The Pandemic’s Effects on Student Athletes

Mia Camey, Reporter

Many students who play a sport after school have been affected by Covid-19. There are kids who go home after school and start their homework right away but once they’re done with their homework they do nothing. They go on social media (TikTok, Instagram, Snapchat, Netflix, etc.) and don’t think about trying to keep in shape for when sports will begin. There are others who do try to keep in shape and go to the gym, or to their local high school field. Having no sports has affected students both physically, mentally, and emotionally.

Sophomore Nicole Lupercio plays volleyball and basketball Lupercio said, ¨Covid-19 has affected me playing volleyball and basketball because it’s something I really enjoy doing and it’s something that kept me occupied during the year and helped me to release my stress. Now that sports aren’t going on my routine is to just finish my homework after school hours are over, go for a run around my neighborhood or workout in my basement, then take a shower and finally watchNetflix or reorganize my room till I go to sleep. I’m starting to go on runs and working out to stay fit since there’s no sports. I miss that I used to have something to do after school that I enjoyed doing, I also miss the excitement and adrenaline I would get in the games, and lastly I miss when the crowd and my teammates/coaches would cheer on for me when I would do a good play or a nice shot.¨

Another sophomore, Liam Sutton plays football and lacrosse. Sutton said, ¨ Covid affected me because it gave me a lot of downtime to not play sports so I wasn’t practicing as much and I forgot a few skills that I need to work on again. I have a lot more time at home so I try practicing and just playing around with my brother sometimes. I also have more time to do homework so I usually begin by doing that, but other than that I have a lot of downtime so I use social media and things like that. What I miss about playing is having a team to have fun with and make a ton of memories with.¨

There are lots of athletes, including high school students and college seniors, experiencing a sense of loss and indignation. High school kids are impacted in a multitude of ways because they´re undergoing hormonal changes and they use sports as a way to help reduce stress and control anxiety and depression. All sports impact children.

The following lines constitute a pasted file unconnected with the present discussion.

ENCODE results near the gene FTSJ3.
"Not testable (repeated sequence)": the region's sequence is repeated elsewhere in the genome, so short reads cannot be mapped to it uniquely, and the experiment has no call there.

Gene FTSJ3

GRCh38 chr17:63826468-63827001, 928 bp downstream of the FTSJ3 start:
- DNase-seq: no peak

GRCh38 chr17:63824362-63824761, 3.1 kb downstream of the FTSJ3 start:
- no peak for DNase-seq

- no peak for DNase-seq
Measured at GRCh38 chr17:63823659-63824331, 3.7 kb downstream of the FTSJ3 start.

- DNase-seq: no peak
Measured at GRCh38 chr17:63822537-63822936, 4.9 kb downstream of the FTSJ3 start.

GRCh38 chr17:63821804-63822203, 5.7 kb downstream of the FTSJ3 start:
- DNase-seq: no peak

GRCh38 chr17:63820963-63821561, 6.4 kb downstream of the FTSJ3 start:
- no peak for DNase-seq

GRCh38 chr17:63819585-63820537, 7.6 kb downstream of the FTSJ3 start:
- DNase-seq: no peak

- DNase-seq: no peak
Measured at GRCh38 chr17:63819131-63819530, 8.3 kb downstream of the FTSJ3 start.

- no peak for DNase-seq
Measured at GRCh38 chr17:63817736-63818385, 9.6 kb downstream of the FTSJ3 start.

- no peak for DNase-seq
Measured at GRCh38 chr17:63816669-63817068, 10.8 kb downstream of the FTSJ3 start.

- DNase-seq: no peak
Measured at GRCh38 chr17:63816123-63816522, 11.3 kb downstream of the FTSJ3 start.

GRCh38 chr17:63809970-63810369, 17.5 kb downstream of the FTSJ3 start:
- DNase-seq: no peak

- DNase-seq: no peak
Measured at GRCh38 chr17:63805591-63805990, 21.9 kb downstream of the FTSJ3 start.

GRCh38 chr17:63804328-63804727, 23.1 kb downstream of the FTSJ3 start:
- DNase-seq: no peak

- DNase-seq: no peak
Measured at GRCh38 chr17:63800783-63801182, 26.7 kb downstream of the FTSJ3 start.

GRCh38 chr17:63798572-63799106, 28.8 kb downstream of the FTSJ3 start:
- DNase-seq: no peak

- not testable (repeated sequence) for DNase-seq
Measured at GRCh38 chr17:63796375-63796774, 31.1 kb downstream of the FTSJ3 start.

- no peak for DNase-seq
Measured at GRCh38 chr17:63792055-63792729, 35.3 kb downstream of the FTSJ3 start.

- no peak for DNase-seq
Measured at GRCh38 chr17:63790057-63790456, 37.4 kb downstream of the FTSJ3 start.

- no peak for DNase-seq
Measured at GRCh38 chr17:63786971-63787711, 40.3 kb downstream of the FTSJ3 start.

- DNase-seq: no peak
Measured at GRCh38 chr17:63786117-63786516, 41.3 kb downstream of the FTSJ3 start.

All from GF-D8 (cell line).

Contacts sports such as football, wrestling and even basketball would have to return later since they can’t socially distance themselves while practicing and playing.

A study completed by physicians, child experts and researchers UW Health and the University of Wisconsin school of Medicine and Public Health, found that 68% of 3,243 student-athletes surveyed reported feelings of anxiety and depression. They were at levels that would typically require medical intervention. The studies reported that physical activity levels were 50% lower than they were for kids previous to the pandemic. An athletic director from a Catholic High School, Lyndsey Boyce, was not surprised by the results. She’s seen personally how no sports has affected athletes. Boyce said, ¨I’ve no doubt seen a huge difference in the overall mental health and demeanor of these kids since ( Covid-19 ) started. They are out of shape physically and emotionally, and hanging by a thread spiritually. If we´re not just concerned about the mental health of these student-athletes as we are about Covid, then shame on us.¨

For many high school athletes, their sport can be their identity. If you take their identity away, dangerous patterns could settle in. In Indiana nearly 850 high schools had participated in a study that was made by Timothy McGuine of the University of Wisconsin analyzing the effect of school closures and sports cancellations on mental health. The results from the study had shown 36% of those surveyed had reported moderate or severe anxiety and 65% had reported symptoms of depression. High school athletes’ anxieties about Covid-19 can be different than adults experience but it does not make them less valid.  

Athletic Director Drew Walker said, “Covid-19 has affected everyone and has taken us out of routines and has limited our contact with people socially and emotionally. This has affected everyone menatlly and physically. I see after school activities and athletics as an important outlet for students and teachers/coaches. I think we all feel a little uneasy and unsure in dealing with the restrictions we have been under and miss things that we have done in the past. I do feel the student-athletes miss playing athletics and are discouraged. Especially the seniors and those that have goals to play at the college level.. I am hoping that we are able to play all of our seasons starting on January 4, 2021 and kids, fans, and parents get the opportunity to have an athletic experience and outlet for their mental and physical well being.”

Walker also said, “We always have to be mindful that the health and safety of everyone is important and we need to keep doing our part in wearing a mask and keeping our distance to help us recover faster from this epidemic and open up more opportunities for us all. We are only three days into our after school fall training programs, but kids have reported that they have enjoyed being outside with their classmates/teammates and coaches. I think the social connection and physical training/exercise will be fun and help reduce stress and mental well being.”